Thursday, January 12, 2012

"Healing takes courage, and we all have courage, even if we have to dig"

"When I stand before thee at the day's end,thou shalt see my scars and
know that I had my wounds and also my healing." - Rabindranath Tagore

Gospel text (Mk 1,40-45):
A leper came to him and kneeling down begged him and said,
"If you wish, you can make me clean."
Moved with pity, he stretched out his hand,
touched the leper, and said to him,
"I do will it. Be made clean."
The leprosy left him immediately, and he was made clean.
Then, warning him sternly, he dismissed him at once.
Then he said to him, "See that you tell no one anything,
but go, show yourself to the priest
and offer for your cleansing what Moses prescribed;
that will be proof for them."
The man went away and began to publicize the whole matter.
He spread the report abroad
so that it was impossible for Jesus to enter a town openly.
He remained outside in deserted places,
and people kept coming to him from everywhere.

They sat smiling on their cots lining both sides of the large room,
their mangled hands folded and heads slightly bowing with the traditional “Namaste” greeting. The sordid Calcutta air was inescapable as I slowly followed the Missionary of Charity brother as he guided a group of us through Titagarh, Mother Teresa’s Leprosy Center. A great percentage of the patients were staring blankly off into space, their leprosy having robbed their vision, were simply joyful to hear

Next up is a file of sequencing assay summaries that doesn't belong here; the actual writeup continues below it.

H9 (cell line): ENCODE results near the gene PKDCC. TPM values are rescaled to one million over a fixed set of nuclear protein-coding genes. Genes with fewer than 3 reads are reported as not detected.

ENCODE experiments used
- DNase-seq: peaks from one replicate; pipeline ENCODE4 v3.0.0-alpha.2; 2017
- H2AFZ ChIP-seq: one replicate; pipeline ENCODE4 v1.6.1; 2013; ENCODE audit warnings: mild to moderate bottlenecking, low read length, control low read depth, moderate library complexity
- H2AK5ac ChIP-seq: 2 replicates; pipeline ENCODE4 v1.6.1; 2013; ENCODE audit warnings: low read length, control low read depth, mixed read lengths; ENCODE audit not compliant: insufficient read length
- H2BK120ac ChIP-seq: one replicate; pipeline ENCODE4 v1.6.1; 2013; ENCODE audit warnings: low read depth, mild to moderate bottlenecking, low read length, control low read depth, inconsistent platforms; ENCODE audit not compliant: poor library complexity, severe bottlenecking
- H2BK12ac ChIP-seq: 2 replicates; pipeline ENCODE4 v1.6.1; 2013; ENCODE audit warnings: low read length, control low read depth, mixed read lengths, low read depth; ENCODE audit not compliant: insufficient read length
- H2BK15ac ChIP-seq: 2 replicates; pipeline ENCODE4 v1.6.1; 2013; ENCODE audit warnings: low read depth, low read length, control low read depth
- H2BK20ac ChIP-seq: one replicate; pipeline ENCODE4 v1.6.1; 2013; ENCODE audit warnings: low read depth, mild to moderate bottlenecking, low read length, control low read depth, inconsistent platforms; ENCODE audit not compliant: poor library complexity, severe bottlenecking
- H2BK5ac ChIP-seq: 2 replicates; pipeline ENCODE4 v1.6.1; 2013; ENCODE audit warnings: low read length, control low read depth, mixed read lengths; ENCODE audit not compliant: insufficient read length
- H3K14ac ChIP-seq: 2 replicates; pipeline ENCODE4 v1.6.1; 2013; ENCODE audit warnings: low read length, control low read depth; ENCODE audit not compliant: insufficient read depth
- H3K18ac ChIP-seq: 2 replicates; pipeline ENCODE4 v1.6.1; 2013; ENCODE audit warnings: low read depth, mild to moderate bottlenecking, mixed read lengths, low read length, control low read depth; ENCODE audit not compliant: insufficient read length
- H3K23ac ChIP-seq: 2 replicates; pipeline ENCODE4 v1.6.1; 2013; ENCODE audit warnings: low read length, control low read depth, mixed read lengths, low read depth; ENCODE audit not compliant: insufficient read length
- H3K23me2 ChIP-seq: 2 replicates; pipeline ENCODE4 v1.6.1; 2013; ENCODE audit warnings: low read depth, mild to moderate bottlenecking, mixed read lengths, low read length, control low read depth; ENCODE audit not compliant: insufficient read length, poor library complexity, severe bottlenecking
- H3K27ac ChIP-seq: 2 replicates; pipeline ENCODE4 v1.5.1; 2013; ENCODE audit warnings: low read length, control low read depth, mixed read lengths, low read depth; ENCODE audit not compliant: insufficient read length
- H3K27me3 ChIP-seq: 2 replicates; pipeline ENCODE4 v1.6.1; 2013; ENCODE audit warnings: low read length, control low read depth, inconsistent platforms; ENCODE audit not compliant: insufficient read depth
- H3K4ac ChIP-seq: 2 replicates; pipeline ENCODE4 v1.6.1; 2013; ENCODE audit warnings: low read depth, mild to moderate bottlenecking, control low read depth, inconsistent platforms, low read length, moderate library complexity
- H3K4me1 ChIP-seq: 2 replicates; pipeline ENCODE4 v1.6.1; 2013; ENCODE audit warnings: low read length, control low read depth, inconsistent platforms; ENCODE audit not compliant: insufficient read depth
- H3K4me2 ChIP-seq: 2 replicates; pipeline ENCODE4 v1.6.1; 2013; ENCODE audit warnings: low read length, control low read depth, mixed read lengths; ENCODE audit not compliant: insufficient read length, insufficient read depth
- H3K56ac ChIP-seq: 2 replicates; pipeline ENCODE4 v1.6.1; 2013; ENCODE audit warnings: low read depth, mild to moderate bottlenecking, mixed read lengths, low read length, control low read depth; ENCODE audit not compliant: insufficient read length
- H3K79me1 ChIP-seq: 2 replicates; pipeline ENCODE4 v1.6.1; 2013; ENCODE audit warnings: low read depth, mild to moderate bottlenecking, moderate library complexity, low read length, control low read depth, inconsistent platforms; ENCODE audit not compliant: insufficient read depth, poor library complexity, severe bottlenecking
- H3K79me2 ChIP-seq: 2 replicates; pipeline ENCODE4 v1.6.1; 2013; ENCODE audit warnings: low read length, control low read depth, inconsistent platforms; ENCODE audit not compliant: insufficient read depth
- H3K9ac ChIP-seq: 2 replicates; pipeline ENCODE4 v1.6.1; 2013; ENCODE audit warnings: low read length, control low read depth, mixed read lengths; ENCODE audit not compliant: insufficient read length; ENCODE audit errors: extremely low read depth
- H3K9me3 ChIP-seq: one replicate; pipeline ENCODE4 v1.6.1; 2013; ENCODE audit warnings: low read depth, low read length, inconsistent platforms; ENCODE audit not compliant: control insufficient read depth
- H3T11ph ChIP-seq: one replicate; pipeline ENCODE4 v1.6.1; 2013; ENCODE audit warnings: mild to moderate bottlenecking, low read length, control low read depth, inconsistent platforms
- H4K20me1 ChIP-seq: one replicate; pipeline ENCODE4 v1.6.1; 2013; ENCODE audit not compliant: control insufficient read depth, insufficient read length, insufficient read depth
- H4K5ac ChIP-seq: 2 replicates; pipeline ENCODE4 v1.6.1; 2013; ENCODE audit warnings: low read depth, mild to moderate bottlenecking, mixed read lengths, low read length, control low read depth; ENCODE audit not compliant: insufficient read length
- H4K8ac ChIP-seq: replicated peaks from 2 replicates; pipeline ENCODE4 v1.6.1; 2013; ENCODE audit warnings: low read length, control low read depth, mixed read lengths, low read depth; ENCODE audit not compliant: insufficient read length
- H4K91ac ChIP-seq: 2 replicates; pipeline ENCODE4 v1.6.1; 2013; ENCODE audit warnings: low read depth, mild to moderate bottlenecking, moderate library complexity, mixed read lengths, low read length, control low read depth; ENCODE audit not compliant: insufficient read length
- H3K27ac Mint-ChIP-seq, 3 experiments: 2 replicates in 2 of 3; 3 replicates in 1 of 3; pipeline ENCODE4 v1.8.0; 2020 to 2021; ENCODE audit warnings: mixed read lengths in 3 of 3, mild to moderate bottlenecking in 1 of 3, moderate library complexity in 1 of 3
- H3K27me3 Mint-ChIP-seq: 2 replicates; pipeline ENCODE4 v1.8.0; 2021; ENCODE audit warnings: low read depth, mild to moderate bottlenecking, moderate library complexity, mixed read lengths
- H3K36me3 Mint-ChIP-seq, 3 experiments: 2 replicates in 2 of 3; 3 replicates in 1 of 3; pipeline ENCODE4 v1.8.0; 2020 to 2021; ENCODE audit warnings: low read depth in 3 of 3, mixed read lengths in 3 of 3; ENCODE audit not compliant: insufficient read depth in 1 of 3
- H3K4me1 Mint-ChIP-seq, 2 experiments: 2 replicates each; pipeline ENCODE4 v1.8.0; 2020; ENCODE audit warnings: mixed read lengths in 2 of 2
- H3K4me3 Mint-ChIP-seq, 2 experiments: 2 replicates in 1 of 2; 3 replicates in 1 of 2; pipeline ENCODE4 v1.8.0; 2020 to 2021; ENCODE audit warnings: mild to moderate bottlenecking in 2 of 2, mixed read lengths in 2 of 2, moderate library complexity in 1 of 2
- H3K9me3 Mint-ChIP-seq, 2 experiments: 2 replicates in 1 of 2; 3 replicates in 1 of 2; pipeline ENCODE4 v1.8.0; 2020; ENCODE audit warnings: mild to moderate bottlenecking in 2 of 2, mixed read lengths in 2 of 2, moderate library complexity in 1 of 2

our voices greeting them. Of the many emotions my visit elicited, a desire to alleviate their suffering came through most clearly but in reality there was really not much I could offer except a simple smile.

The story of Jesus and the leper is a tender love story.

Modern and ancient leprosy have a common thread: dread, stigma,
alienation. People with AIDS carry a similar stigma. Mother Teresa
called AIDS "the leprosy of the west". Anyone with disabilities will
tell you they are ostracized, especially if that disability can be seen.

I try to envision what it must be like to be a leper, suffering
disfigurement, loss of feeling, being shunned, living on the fringe of
society. But I cannot. I am mercifully blessed with good health, and I
live in a time of understanding contagion and various other aspects of
previously untreatable disease. But I can imagine the desire to be made
clean. Who of us has not asked at one time or another for healing?

I am quite sure the news of Jesus’ compassion caused as big a stir as
the miracle itself. We have so many opportunities in this day and time
to be radical in our compassion.

Jesus came to preach and to heal. How am I called to do the same?

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